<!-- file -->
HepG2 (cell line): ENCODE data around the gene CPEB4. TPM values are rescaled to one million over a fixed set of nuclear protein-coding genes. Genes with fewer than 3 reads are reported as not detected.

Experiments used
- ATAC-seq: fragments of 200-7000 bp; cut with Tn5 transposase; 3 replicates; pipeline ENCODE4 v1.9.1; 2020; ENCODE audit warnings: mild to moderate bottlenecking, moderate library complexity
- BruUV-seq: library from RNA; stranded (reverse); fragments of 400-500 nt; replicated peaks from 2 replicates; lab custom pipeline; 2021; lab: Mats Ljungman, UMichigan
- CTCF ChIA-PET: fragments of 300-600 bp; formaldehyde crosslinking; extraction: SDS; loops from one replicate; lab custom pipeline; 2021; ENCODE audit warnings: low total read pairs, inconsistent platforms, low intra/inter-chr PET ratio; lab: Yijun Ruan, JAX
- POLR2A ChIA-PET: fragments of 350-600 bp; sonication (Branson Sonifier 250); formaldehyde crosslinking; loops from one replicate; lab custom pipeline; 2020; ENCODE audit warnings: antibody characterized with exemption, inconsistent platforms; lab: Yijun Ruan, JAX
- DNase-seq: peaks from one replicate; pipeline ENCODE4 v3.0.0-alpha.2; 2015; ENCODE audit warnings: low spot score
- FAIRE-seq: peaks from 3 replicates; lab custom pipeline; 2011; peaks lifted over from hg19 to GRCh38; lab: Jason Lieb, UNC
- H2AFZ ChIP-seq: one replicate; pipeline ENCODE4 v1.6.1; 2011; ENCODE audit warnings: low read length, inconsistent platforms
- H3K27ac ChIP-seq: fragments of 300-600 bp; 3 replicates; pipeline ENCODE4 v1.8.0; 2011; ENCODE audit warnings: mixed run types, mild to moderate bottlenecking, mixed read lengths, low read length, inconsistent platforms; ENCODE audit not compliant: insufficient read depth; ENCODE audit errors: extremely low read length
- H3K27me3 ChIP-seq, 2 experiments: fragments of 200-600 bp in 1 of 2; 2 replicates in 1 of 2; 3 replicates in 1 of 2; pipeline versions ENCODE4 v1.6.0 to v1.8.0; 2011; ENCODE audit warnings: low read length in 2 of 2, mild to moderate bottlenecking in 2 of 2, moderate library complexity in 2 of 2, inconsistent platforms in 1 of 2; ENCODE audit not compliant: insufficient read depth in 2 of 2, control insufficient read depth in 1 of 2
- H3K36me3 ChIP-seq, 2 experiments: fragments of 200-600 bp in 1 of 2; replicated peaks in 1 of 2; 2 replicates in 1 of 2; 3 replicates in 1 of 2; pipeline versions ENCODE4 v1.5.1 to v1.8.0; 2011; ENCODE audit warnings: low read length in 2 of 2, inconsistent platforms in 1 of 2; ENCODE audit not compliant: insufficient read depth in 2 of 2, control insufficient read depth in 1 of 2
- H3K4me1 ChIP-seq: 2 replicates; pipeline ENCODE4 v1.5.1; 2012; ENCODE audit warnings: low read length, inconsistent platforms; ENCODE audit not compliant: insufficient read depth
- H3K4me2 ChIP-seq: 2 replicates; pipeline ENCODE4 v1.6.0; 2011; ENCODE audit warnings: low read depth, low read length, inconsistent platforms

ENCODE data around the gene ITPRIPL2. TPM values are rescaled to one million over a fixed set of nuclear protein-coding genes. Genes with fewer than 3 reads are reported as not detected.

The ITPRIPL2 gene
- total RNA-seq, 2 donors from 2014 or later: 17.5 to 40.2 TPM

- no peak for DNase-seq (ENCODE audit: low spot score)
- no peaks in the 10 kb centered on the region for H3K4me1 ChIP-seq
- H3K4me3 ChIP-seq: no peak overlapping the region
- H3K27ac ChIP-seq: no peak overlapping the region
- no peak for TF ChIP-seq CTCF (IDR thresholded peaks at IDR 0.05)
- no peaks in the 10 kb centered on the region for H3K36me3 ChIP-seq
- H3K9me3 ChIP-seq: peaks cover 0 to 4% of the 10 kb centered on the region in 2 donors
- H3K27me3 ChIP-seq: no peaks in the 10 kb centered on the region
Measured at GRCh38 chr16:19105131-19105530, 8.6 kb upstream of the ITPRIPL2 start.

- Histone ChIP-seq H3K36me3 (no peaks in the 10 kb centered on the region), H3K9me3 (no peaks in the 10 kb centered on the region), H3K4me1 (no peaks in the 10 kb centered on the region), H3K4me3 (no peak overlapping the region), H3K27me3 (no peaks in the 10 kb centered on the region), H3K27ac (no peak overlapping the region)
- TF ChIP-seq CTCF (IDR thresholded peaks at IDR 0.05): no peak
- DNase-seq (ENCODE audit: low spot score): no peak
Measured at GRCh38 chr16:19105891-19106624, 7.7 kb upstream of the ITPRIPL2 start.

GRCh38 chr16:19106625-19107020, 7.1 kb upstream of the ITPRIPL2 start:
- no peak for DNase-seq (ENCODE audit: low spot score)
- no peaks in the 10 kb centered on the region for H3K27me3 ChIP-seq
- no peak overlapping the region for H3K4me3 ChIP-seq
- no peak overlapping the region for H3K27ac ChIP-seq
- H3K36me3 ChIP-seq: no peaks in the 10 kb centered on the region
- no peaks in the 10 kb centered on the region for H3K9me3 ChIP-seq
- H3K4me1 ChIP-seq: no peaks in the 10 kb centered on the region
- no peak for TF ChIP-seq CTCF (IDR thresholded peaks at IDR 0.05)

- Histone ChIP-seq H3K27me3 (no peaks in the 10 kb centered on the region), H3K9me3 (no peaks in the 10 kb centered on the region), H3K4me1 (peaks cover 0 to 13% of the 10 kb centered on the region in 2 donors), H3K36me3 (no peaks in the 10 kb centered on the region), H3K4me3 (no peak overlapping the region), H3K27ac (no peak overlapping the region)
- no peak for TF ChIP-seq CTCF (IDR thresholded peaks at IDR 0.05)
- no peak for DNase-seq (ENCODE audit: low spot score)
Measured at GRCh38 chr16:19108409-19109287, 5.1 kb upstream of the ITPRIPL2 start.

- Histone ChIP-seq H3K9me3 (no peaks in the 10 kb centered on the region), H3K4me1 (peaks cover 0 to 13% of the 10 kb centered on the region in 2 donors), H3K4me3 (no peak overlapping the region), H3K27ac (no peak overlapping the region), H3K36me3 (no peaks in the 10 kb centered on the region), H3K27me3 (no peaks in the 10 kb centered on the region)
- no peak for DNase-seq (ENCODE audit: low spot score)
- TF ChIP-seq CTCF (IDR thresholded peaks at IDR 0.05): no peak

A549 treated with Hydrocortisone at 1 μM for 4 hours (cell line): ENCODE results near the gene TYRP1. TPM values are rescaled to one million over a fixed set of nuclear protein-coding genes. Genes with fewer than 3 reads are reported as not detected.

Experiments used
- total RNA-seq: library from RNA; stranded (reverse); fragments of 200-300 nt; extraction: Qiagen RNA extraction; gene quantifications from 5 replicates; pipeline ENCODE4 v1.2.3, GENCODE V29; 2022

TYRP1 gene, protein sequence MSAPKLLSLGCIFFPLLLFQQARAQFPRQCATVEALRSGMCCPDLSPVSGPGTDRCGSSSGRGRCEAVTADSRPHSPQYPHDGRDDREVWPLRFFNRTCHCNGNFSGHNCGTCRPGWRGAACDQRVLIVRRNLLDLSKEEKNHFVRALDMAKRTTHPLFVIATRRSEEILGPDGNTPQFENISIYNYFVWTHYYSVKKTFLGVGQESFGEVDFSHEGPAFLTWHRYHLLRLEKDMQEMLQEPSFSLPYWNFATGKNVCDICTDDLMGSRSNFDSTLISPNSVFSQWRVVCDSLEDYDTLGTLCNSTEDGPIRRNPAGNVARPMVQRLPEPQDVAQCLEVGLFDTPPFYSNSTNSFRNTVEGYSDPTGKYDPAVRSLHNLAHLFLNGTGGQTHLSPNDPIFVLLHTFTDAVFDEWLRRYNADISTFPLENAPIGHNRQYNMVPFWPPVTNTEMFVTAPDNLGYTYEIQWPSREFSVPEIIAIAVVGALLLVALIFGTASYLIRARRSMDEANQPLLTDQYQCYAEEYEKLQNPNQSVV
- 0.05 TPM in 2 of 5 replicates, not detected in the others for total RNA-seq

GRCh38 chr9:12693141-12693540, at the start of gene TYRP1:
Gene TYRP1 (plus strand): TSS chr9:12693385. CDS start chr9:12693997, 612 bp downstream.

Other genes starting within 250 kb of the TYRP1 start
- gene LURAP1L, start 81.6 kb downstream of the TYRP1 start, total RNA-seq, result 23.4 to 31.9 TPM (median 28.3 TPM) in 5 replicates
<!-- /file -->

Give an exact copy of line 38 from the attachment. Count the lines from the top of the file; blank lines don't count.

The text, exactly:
- H3K4me1 ChIP-seq: no peaks in the 10 kb centered on the region